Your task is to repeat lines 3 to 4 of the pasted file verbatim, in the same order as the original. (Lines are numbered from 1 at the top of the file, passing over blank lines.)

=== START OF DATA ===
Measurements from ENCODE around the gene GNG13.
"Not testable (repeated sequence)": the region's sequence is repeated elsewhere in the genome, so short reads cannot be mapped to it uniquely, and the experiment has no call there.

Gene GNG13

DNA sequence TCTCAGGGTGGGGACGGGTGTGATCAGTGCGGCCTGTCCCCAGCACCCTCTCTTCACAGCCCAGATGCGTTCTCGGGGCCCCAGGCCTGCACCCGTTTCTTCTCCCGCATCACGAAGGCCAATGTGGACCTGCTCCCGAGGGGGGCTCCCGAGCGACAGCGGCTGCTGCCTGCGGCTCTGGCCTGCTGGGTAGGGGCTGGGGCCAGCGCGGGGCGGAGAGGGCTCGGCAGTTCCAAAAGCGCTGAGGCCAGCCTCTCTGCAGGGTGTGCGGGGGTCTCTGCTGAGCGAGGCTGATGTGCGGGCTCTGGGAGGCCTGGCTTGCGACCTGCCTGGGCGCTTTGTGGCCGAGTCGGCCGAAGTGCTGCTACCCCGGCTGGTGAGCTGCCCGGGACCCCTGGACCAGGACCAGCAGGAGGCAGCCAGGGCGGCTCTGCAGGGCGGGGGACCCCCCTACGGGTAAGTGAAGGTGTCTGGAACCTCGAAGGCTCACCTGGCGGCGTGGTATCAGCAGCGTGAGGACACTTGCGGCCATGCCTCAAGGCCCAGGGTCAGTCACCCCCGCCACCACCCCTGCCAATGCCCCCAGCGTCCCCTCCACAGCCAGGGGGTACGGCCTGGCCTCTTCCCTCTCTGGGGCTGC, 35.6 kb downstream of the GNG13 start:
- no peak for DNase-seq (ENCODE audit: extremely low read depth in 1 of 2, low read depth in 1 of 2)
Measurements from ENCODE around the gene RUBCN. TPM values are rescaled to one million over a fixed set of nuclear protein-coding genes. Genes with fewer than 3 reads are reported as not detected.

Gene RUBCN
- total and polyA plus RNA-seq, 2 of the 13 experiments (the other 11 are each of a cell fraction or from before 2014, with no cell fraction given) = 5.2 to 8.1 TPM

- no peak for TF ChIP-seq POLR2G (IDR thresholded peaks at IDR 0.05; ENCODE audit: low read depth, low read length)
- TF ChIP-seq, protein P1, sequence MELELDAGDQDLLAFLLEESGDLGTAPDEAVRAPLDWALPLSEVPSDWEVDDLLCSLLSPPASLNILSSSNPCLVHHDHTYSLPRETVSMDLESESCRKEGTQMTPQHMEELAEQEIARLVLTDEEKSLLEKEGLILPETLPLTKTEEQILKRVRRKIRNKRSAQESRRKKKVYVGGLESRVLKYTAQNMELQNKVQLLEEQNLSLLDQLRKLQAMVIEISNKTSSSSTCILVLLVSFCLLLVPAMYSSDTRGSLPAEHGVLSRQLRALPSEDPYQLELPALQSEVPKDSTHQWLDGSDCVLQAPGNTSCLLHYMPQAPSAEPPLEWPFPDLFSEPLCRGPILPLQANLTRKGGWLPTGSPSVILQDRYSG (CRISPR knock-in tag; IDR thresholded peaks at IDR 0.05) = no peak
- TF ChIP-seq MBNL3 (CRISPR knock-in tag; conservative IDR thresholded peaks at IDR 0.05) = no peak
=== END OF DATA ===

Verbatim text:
Gene GNG13

DNA sequence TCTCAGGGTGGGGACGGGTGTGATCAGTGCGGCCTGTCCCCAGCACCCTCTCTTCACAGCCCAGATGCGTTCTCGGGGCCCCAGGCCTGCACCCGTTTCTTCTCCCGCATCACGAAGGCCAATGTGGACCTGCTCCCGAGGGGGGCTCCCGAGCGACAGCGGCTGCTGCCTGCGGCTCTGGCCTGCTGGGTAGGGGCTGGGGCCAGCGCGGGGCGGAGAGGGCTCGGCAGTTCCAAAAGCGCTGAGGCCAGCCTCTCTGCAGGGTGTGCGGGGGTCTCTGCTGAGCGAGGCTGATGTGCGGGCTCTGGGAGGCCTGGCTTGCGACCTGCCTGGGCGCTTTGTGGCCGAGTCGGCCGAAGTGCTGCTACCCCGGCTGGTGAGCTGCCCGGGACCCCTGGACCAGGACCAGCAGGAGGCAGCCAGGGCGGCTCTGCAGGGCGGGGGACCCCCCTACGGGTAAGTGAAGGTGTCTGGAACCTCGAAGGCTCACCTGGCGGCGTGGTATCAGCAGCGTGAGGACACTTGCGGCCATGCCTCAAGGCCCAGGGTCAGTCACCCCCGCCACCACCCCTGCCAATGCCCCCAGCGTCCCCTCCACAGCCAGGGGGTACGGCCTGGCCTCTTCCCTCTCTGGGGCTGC, 35.6 kb downstream of the GNG13 start: